In this episode of Bitch Radio, you'll hear from s.e. smith and Anna Hamilton, who you may know from various sites around the internet, including Tiger Beatdown, FWD: Feminists With Disabilities for a Way Forward, The Transcontinental Disability Choir at Bitch, as well as their personal sites, Annaham.net and sesmith.info. They also co-authored a piece (with illustrations by Annaham!) in the new issue of Bitch titled "Access & Praxis: Disability at the Digital Frontier." This week, you'll hear more about disability organizing online and how feminist spaces online can do a better job of being more inclusive. Transcript and more after the jump!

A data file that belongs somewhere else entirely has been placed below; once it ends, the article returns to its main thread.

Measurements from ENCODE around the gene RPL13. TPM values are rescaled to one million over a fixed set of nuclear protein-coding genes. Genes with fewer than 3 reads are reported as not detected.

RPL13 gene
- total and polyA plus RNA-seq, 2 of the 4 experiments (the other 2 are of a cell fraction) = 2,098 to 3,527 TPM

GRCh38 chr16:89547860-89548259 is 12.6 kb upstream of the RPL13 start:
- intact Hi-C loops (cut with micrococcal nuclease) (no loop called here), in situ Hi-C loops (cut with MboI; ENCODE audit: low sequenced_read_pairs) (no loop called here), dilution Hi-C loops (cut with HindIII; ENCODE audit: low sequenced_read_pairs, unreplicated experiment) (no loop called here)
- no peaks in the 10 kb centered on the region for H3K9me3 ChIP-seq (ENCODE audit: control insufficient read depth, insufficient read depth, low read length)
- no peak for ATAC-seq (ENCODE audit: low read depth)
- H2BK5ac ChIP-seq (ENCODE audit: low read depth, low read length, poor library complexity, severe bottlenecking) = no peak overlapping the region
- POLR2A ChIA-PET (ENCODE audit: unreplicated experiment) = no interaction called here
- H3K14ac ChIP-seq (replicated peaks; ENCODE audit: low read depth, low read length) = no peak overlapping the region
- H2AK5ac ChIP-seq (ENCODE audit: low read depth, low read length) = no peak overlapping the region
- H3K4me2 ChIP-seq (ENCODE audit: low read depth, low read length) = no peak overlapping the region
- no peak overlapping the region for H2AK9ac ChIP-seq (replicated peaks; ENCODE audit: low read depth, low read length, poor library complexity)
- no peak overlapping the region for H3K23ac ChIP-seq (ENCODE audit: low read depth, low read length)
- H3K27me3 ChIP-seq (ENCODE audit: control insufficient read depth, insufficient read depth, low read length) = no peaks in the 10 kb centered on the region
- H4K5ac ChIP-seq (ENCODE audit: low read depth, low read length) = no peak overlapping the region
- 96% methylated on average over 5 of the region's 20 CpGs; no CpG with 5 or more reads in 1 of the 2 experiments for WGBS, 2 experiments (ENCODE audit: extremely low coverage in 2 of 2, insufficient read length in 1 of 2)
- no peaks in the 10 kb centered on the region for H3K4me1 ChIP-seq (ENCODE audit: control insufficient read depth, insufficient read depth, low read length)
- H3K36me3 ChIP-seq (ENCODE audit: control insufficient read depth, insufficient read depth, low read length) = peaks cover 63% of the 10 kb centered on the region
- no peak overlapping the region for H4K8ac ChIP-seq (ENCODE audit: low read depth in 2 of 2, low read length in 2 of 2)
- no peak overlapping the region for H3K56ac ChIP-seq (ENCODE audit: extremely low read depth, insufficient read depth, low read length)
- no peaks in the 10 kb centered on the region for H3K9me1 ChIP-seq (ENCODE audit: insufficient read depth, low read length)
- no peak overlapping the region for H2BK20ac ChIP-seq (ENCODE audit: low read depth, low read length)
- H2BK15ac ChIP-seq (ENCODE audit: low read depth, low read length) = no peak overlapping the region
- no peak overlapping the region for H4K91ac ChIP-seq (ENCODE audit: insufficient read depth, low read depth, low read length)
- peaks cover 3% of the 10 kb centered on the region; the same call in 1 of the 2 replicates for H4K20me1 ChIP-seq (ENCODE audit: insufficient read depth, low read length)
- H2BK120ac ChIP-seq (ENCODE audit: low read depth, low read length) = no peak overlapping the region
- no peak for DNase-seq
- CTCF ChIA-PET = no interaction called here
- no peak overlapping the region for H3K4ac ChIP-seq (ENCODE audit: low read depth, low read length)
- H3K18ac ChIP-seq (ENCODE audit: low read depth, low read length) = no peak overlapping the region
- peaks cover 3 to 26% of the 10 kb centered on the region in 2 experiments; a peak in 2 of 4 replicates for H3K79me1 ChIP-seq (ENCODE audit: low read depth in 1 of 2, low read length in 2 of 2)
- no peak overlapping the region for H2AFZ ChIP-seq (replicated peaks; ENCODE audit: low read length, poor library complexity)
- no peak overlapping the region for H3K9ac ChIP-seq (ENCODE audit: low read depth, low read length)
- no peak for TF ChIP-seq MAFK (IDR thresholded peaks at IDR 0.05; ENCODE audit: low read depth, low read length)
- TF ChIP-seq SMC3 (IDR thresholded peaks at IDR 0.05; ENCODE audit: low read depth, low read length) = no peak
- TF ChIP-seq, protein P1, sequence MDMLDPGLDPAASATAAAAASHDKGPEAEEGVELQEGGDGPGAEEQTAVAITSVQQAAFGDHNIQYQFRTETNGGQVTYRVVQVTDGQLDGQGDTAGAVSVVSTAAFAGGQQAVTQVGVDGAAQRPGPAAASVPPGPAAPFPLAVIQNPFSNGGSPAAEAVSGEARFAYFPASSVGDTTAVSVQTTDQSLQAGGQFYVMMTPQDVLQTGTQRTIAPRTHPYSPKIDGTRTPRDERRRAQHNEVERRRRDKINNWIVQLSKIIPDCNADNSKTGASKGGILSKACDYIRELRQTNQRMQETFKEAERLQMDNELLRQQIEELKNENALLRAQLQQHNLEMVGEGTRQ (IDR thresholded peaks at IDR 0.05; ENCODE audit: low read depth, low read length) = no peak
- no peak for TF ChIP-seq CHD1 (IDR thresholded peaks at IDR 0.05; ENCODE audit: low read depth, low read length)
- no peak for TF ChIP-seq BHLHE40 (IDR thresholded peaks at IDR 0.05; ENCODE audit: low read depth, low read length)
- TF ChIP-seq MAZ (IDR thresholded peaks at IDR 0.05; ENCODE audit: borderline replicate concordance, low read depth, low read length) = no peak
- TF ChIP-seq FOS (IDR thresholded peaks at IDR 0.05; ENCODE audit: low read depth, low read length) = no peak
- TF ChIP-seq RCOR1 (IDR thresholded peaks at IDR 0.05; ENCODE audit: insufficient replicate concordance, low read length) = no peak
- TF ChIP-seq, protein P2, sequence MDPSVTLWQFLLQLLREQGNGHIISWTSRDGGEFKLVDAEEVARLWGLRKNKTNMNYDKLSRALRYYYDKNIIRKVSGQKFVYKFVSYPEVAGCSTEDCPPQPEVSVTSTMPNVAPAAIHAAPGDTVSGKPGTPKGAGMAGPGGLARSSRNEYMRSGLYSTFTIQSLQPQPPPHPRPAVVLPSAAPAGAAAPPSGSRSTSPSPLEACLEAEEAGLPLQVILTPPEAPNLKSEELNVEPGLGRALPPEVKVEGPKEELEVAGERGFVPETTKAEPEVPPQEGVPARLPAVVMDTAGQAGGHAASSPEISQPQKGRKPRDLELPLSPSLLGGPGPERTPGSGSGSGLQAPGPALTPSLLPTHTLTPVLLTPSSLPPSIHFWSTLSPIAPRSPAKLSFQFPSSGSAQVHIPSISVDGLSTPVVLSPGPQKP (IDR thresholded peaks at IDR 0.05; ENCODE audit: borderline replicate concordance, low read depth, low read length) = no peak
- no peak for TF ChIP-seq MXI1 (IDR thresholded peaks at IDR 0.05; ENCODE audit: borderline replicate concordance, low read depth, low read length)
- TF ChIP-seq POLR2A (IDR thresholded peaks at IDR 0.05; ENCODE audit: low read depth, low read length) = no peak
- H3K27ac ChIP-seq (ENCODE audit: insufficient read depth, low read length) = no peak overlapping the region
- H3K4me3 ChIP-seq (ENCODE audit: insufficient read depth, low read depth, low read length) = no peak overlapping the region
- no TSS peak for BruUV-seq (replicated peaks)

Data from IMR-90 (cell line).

For this week's podcast, we screened the new documentary Pink Ribbons, Inc., directed by Léa Pool and produced by Ravida Din. Based on Samantha King's book Pink Ribbons, Inc: Breast Cancer and the Politics of Philanthropy, the film takes you from Walks for the Cure to an stage IV breast cancer support group, and features input from Nancy G. Brinker (CEO and founder of the Susan G. Komen Foundation), Barbara Ehrenreich (author of Blindsided), and Barbara Brenner (Breast Cancer Action) as well as tackling pink ribbon campaigns and questioning why we still haven't found a cure for breast cancer. Julie, Ashley, Rachel and I talked about what we thought of the movie, who should see it, and what could have been improved. Trailer and more after the jump!